Now in its 12th season, the Shitty Barn in Spring Green keeps creating magic

It’s precisely the Shitty Barn’s ramshackle, homespun quality that keeps concertgoers and artists coming back.
Jesse Dayton performing in the Shitty Barn
Photo by Connie Ward Photography | Artist: Kevin Morby

There’s no shortage of explanations for how the Shitty Barn earned its name. The seasonal music venue, which was once a hog barn, sits in an industrial park adjacent to a self-storage facility in Spring Green. Its dark red siding is full of woodpecker holes. There’s no permanent seating — guests are asked to bring their own camping chairs — and the only public restrooms are a line of dimly lit port-a-potties out back.

The May-to-October concert schedule is short by necessity; there’s no HVAC system, so the venue closes when the temperature dips and the bats and squirrels move in. The slogan that graces promotional materials, penned by one of the previous owners, reads, “Intimate. Integrated. Shitty.”

Yet for all the venue’s alleged flaws, it’s precisely the Shitty Barn’s ramshackle, homespun quality that keeps concertgoers and artists coming back.

“There’s a certain magic to it,” says singer-songwriter Mason Jennings, who has played the barn four times. “Moments before going onstage, standing in a field and looking through the windows of a little barn full of happy folks beneath a summer moon makes me feel connected to an earlier era of live music. It’s a reminder of what is essential about music and community.”

The Shitty Barn has worked hard to cultivate that sense of community since Chris Staples and Martha McCamy opened the place in 2010. The current owners cap attendance at 110 to preserve the intimate feel. Local designers create posters for each show. To attract artists who might not otherwise make the trip to Spring Green — about 40 miles west of Madison — the venue books many concerts for Wednesdays, which are traditionally nights off in artists’ touring schedules. As a result, the barn has hosted an impressive list of talent over the years, including Jennings, Black Pumas, Lilly Hiatt, Damien Jurado, Margaret Glasby, PHOX, Heartless Bastards, Low and Field Report.

lights inside The Shitty Barn

Photo by Connie Ward Photography | Artist: Jesse Dayton

In some years, the opportunity to see major acts in such a small setting has created overwhelming demand: It’s not uncommon for entire runs of shows to sell out in as little as six minutes, and twice they’ve sold out within one minute. “The biggest downside of the Shitty Barn for a lot of people is that they’re unable to get tickets,” says Owen Brush, who manages the bar.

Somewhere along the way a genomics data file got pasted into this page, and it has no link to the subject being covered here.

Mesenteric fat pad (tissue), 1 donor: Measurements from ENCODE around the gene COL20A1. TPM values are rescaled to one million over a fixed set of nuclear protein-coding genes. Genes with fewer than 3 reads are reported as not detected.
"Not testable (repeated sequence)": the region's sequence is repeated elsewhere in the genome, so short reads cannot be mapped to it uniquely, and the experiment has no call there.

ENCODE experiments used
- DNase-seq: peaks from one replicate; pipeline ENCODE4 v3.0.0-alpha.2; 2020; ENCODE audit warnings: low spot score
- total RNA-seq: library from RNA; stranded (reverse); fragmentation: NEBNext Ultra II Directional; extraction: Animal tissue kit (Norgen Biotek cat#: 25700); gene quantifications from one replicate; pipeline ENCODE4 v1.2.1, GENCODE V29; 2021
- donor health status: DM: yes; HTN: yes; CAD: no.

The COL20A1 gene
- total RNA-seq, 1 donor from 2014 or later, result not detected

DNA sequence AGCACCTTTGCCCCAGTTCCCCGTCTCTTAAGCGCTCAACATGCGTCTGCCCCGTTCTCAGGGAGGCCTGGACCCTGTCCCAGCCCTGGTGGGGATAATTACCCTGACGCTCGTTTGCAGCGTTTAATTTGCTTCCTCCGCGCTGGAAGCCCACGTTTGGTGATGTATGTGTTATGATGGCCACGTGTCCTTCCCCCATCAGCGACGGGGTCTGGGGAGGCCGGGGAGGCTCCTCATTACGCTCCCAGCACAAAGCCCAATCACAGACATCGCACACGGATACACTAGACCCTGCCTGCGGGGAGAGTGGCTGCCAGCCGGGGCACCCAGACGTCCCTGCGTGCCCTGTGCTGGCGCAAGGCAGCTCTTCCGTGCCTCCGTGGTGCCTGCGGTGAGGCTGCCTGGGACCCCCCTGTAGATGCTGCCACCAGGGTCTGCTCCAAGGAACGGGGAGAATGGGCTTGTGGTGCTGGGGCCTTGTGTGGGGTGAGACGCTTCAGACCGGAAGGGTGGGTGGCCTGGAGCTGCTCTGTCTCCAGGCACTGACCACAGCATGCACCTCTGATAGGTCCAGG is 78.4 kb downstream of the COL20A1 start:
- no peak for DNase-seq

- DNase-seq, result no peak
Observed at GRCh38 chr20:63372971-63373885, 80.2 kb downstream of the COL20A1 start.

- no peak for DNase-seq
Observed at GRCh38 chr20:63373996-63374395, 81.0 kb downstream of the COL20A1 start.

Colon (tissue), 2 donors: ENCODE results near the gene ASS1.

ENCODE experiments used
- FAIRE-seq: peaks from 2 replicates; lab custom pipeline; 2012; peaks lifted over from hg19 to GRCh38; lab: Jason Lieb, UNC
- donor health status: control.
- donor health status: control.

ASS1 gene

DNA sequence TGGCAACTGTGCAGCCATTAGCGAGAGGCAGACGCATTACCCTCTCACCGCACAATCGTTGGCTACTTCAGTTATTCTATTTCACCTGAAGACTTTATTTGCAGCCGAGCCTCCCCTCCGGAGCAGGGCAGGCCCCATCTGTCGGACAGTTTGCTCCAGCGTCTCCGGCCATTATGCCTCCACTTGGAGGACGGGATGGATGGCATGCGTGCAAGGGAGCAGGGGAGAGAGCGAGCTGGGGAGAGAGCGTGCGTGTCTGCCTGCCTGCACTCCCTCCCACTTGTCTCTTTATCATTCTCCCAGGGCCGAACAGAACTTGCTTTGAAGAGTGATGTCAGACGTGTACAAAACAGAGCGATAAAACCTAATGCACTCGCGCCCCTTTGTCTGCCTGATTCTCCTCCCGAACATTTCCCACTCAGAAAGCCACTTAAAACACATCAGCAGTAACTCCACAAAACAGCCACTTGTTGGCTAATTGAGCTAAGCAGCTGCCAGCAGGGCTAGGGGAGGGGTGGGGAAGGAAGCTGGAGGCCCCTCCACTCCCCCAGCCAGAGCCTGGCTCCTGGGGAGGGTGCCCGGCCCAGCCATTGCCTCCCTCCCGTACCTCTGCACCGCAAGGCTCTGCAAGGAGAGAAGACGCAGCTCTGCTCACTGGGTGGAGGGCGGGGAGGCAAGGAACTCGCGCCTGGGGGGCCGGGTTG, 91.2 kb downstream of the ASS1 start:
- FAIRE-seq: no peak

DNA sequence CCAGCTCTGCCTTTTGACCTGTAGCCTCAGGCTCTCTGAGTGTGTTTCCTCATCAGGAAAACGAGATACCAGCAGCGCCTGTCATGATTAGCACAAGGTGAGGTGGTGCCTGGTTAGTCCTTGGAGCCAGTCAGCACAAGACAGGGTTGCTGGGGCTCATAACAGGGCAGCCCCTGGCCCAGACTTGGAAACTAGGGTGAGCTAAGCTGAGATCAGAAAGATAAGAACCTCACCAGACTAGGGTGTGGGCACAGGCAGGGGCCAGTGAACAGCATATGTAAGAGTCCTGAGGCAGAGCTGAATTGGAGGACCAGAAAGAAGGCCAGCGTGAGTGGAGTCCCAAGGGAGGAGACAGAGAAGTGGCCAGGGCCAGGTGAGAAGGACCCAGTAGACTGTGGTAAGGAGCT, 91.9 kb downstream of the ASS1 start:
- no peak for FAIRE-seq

Guests come to the Shitty Barn largely for its welcoming vibe and eclectic offerings. This year’s lineup ranges from blues rock (The Reverend Peyton’s Big Damn Band) to honky-tonk (Logan Ledger) to Latin folk rock (Radio Free Honduras) to steel drum (Panchromatic Steel) to psychobilly (The Yawpers) to jazz (Cerqua Rivera Orchestra and Frank Catalano). But they also come for the moments of magic, which occur frequently.

Mike Lashua, a co-owner who runs sound, remembers a show in 2013 when the evening’s host approached singer-songwriter Freedy Johnston between songs and casually suggested they finish his set outside around the campfire. “And that’s what we did,” Lashua says. “I turned off the sound system and we all walked outside and gathered around the fire while he finished his last few songs beside the warm glow. You really can’t do that in many places.”

Here’s the late-summer show lineup.

Cerqua Rivera Orchestra, July 27
American Players Theatre sound designer Joe Cerqua and his fellow talented musicians return with a mix of original songs and covers. The orchestra comprises half of the Chicago-based Cerqua Rivera Dance Theatre, which for more than two decades has taken a fresh approach to concert dance by placing its jazz ensemble onstage next to the dancers.

Radio Free Honduras, Aug. 3
The four-piece ensemble is fronted by Honduran folk musician Charlie Baran, a former Catholic school custodian who had all but given up on his dream of recording and performing his original music before Radio Free Honduras was formed. While heavily influenced by the Punta-rock genre that Baran helped pioneer, the band performs a wide variety of styles they generally refer to as Latin Americana.

Kiss the Tiger and Joshua Powell, Aug. 17
This double bill promises to be among the most spirited — and loudest — offerings of the summer schedule. Twin Cities rockers Kiss the Tiger draw influence from The Rolling Stones and Patti Smith, while psychedelic rockers Joshua Powell bill themselves as “Indiana’s most haunted astral rock band.”

The Deslondes, Sept. 28
Following a July solo show from band member Riley Downing, acclaimed New Orleans quintet The Deslondes returns to the Shitty Barn in September for a set that mixes folk, rock, bluegrass, American roots music, blues, country and zydeco.

Jeff Oloizia is a contributing writer to Madison Magazine.

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